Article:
He changed my life. – Dane Iorg

Glen Tuckett turns 90 this year, and at a reception honoring his legacy, more than a hundred of his former BYU baseball players patiently took turns shaking his hand, thanking him for his impact on their lives.

They traded stories and fading memories and saluted their leader last weekend.

It was a moment frozen in time. A reminder, he would say, of his Camelot.

Tuckett led BYU to the College World Series in 1968 and 1971, became BYU’s athletic director in the school’s glory years of football and golf, a big stadium expansion and was hired as athletic director by Alabama in 1995 to keep its football program from the NCAA death penalty.

A master teacher, orator, successful administrator and baseball coach, his army of successful post-BYU baseball men are legion. You see them everywhere, and they all have tales to tell.

Only four men have coached BYU’s baseball program since 1959, and all four were present: Gary Pullins, now retired and driving a tractor on a ranch in Texas, Vance Law, infield coordinator for the Chicago White Sox, and Mike Littlewood, current head coach who proudly watched the school install turf on the picturesque Larry Miller Field this summer.

Players came from as far as Hawaii, Arizona and California. They included Wally Joyner and record 16-inning pitcher Peter Kendrick, now with Lockheed in Arlington, Texas.

“He changed my life,” said Dane Iorg, a 10-year Major League veteran who played in two World Series, including a game-winning hit in the sixth game of the 1985 series for Kansas City. “I could never call him Glen or Brother Tuckett. It was always Coach,” he said.

Iorg used letters of the alphabet to rattle off traits Tuckett was famous for, including his signature slang word to describe something unbelievably bad he’d just seen. The word is “jeezo beezo.”

That word became a term of endearment to Tuckett’s players.

When Iorg played for Hall of Fame manager Whitey Herzog, announcer Jack Buck came up to Iorg and asked him why Herzog liked him so much. “He likes you so much you could play for him until you are 50.” “I don’t know why,” answered Iorg.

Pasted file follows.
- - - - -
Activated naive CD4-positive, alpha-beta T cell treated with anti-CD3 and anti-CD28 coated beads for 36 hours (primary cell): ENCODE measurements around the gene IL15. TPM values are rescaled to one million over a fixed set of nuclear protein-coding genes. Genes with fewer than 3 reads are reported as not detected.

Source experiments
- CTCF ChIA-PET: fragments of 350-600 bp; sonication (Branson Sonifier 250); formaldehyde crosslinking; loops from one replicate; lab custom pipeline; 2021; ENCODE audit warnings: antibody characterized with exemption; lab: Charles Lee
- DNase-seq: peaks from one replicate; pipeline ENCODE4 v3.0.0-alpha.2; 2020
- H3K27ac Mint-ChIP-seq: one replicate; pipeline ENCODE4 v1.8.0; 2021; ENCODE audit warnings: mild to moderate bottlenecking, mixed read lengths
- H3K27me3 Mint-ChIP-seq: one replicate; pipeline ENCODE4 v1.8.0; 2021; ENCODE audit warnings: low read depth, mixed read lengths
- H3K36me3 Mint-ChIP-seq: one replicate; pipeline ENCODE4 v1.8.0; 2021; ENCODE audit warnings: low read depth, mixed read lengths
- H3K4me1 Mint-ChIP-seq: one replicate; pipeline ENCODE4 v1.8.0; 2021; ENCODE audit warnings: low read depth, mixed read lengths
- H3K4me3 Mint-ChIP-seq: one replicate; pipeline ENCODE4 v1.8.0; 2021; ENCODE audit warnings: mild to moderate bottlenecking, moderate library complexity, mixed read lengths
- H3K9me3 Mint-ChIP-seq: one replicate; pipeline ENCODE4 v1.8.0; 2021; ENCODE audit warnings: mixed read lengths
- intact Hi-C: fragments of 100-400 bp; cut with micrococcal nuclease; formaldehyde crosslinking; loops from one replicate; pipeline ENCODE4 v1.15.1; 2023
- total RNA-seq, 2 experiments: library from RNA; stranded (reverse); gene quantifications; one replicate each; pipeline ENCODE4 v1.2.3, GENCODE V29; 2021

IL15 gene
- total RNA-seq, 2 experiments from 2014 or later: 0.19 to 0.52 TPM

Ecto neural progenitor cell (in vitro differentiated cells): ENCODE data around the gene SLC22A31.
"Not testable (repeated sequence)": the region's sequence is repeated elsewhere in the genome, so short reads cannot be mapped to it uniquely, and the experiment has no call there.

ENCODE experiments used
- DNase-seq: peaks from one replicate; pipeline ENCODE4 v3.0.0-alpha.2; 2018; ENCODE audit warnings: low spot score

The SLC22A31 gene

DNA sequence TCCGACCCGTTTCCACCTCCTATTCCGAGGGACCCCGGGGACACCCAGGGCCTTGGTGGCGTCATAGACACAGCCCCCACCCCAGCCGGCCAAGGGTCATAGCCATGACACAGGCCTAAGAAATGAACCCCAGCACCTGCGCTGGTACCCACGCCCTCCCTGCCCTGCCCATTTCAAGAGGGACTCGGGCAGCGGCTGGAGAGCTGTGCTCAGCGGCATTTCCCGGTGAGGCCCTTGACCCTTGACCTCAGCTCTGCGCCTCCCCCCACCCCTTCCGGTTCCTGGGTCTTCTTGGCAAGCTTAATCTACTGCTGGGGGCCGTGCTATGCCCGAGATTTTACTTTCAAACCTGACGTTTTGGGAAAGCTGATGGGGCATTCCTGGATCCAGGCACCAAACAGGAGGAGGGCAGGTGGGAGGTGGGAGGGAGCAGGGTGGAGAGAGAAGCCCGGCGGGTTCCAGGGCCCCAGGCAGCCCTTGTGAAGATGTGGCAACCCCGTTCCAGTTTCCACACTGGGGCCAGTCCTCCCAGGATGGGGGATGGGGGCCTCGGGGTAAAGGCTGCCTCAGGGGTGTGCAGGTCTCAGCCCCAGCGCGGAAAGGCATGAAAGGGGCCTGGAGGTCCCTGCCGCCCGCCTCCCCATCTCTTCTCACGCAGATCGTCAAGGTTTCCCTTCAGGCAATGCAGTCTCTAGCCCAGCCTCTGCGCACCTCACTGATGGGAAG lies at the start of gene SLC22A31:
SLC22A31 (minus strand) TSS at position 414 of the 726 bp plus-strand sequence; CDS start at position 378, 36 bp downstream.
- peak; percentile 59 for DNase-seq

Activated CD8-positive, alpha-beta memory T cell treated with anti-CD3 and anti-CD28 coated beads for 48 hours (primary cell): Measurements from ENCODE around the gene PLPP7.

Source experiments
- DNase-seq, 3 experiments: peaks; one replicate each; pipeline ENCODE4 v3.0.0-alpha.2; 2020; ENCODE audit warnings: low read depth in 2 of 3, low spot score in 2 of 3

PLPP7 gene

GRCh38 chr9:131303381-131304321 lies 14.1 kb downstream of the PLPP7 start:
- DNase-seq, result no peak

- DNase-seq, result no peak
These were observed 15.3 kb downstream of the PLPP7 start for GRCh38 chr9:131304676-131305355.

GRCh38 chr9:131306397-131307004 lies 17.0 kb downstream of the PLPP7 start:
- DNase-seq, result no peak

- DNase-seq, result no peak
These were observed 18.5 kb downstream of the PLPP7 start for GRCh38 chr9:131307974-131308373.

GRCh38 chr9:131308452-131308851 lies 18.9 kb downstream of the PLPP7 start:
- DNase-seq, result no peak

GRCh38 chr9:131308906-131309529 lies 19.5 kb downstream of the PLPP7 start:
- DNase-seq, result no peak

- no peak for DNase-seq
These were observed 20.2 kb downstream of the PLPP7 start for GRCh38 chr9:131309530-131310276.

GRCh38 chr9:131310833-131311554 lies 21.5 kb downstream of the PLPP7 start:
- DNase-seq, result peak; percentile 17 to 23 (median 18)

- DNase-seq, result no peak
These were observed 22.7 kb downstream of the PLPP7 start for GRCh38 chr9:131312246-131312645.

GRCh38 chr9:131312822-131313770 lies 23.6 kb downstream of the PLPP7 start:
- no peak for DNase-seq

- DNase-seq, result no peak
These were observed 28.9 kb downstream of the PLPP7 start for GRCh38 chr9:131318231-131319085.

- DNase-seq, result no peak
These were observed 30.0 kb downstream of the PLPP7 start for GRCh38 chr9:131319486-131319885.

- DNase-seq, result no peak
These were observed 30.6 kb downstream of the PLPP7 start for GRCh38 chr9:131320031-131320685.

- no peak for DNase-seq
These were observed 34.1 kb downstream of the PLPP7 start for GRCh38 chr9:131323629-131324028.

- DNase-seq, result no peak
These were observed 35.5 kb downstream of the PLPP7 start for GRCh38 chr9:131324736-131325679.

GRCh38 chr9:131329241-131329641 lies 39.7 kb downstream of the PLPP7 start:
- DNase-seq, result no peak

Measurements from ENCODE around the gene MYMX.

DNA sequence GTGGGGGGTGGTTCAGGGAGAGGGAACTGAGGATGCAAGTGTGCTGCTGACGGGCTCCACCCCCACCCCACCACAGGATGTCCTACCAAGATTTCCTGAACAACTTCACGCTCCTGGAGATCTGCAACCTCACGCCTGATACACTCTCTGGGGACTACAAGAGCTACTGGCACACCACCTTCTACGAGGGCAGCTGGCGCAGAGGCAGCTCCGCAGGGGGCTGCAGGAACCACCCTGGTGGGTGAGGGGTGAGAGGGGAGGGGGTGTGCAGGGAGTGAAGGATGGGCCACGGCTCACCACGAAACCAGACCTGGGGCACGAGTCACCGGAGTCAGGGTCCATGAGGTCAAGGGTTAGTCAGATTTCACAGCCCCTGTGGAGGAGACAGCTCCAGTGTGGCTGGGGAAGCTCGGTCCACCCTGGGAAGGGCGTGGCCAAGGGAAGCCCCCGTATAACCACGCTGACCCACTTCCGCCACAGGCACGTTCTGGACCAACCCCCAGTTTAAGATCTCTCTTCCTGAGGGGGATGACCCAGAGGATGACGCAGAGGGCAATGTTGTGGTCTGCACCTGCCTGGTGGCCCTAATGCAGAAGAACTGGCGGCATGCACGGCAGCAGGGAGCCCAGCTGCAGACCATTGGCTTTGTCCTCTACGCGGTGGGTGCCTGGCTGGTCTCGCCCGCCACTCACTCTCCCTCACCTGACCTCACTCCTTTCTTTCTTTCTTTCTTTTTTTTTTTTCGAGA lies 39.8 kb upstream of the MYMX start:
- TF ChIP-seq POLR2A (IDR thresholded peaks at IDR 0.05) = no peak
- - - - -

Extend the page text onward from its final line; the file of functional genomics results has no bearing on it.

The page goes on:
Iorg thought for a while and realized it was because of Tuckett, the way he had taught him to practice, to work, to take to the field, to hustle, to approach his craft as a player. “The things he taught us were unbelievable, and it was fun.”

In his seven years with the Cardinals, Iorg kept using the phrase “jeezo peezo.” Pretty soon his teammates started using it. Cardinals players then started calling Iorg “Jeezo Peezo” and it became his nickname. One day Herzog came in the clubhouse and asked, “What’s this Jeezo Peezo stuff?”

So, said Iorg, Tuckett became widely quoted in Major League circles. “I loved it,” said Iorg.

Iorg said Tuckett was one of a kind. He never missed a practice and until former Pittsburgh Cy Young winner Vernon Law joined his staff in the early '70s, he did it alone. For a long time, Tuckett was the only coach working the Cougar program. He coached the pitchers, the infielders, was the batting coach and outfield expert. When he needed medical help, he tapped into the late Rod Kimball. Today, BYU has a staff of five people for coaches/operations with an additional support staff of nine.

Back in the day, Tuckett’s BYU baseball recruiting budget was $300 a year. He had to watch his phone calls and travel and bringing in a recruit for an official visit took creative planning.

“His knowledge of baseball was incredible,” said Iorg. “He knew the game and he knew how to coach it.”

Today, Tuckett remains a consistent figure in the lives of his players, attending weddings and mission farewells, and Littlewood welcomes him to practices and games. “He’s frequently there, and when I talk to him, he tells me things about my players I didn’t even know myself.”

Doug Howard said he might write a book about Tuckett’s College World Series teams. “I played for Stan Watts in basketball and the agreement was I could play baseball after the season. Tuckett got me for free. It was a remarkable experience for me.”

Tuckett’s legacy is a long and weighty one.

It is sad that most all of Tuckett’s contemporaries in BYU’s athletic department have passed, including the legendary healer Kimball, long-time assistant Pete Witbeck and peers who won national titles like football coach LaVell Edwards, golf coach Karl Tucker, track coach Clarence Robison and volleyball coach Carl McGown.

This 90 plateau is a big deal.

Let’s hope his run passes 100.